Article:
Nearly half of the solar power capacities under implementation worth ~Rs 28,000 crore face viability risk because of the continuous fall in the rupee, which has made imported solar modules costlier and increased the cost of setting up solar plants.
These include 5.5 GW of projects bid out in the past nine months at very low tariffs of Rs 2.75 per unit or less. These projects are in the early phase of implementation and unlikely to have bought solar modules, orders for which are typically placed 9-12 months after bids are won.
“Solar modules account for 55-60% of the project cost of a solar plant, which is typically ~Rs 5 crore per MW,” said Subodh Rai, Senior Director, CRISIL Ratings. “Today, over 90% of them are imported. Our analysis shows that for every 10% drop in the rupee, the cost of setting up a solar power plant increases by Rs 30 lakh per MW, assuming other factors remain unchanged.” Also, developers typically do not hedge the exchange rate before placing orders for modules.
What was anticipated for bidding at low tariffs and has also worked for the developers is the fall in module prices. The module prices have fallen by ~17% for these projects from 0.30 dollar per watt at the time of their bidding to around 0.25 dollar per watt at present (a benefit of nearly Rs.34 lakhs per MW). But the arithmetic did not countenance a sharp depreciation in the rupee to more than Rs 73 per dollar, which has wiped off the gains from lower module prices. That, in turn, will compress the debt servicing cushion available for these projects.
For future projects, another risk is the levy of safeguard duty on imported solar modules of 15-25% for two years, with effect from July 30, 2018. The decision to implement the duty will depend on the verdict of the Odisha High Court, which is hearing a petition by developers.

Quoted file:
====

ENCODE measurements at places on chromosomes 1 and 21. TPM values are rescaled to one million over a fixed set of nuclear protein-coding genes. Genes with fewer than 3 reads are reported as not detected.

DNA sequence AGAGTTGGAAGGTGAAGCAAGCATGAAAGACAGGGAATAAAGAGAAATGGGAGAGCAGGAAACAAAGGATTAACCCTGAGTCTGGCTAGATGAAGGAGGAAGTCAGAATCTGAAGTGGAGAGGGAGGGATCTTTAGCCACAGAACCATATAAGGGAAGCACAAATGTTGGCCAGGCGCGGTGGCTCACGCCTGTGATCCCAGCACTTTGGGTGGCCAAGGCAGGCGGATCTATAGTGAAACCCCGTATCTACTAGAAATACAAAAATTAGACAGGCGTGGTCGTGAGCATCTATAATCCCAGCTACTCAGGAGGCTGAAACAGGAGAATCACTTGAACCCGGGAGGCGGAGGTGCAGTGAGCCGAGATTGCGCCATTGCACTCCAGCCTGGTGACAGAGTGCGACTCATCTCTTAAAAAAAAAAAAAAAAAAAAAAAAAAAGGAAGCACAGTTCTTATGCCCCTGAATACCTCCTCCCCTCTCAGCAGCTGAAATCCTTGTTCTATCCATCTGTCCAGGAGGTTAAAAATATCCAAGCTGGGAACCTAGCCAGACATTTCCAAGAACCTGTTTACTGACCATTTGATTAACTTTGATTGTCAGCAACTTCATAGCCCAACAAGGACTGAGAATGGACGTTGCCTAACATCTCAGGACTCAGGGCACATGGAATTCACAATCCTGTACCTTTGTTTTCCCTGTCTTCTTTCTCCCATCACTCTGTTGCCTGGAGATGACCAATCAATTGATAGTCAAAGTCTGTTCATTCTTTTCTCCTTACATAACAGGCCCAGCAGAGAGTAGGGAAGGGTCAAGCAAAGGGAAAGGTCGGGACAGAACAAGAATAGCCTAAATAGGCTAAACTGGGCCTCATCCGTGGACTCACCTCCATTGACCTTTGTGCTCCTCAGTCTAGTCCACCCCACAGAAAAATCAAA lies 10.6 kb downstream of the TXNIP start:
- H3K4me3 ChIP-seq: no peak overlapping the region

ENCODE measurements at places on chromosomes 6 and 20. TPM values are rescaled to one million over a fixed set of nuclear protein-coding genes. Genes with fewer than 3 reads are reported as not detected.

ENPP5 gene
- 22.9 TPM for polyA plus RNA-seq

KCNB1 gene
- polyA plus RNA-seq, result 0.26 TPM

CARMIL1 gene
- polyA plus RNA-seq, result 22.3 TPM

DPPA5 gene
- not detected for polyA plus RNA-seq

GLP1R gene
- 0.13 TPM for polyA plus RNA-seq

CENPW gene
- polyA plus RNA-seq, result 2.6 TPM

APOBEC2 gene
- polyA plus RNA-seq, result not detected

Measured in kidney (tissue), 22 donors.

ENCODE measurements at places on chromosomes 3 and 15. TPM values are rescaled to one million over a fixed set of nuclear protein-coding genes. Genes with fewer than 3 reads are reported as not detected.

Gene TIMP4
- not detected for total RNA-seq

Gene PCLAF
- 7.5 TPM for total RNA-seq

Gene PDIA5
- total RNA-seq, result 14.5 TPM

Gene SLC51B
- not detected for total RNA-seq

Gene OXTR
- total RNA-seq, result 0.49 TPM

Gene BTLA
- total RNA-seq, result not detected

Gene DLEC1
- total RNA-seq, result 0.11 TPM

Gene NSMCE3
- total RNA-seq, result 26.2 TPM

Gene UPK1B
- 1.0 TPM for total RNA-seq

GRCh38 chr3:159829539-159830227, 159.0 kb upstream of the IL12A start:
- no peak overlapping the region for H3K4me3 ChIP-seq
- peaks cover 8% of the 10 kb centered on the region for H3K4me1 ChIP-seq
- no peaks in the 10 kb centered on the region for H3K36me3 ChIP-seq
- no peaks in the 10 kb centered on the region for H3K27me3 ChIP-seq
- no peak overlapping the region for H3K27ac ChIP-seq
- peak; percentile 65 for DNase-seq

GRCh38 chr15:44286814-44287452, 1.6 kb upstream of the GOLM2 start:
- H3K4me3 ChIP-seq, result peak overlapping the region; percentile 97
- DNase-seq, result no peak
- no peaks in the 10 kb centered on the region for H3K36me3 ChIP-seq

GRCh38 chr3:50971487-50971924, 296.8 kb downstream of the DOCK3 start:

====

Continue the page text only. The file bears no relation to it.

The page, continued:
“If the rupee remains weak and safeguard duty is also levied, project costs would dart up by as much as ~20%. In such a situation, viable tariff for future projects will have to be higher by 30 paise per unit,” said Manish Gupta, Director, CRISIL Ratings. “This would impact the government’s target of setting up 100 GW solar capacity by fiscal 2022 because discoms would balk at buying renewable power at higher tariffs.”
Moreover, lenders could also turn cautious to finance projects at a tariff of less than Rs 3 per unit due to their slim debt service parameters.
However, financially strong developers may be able to manage the risk to some extent by prudently funding projects with lower external debt component and bringing efficiencies in the operation and maintenance (O&M) cost per MW because of scale and ability to negotiate with vendors.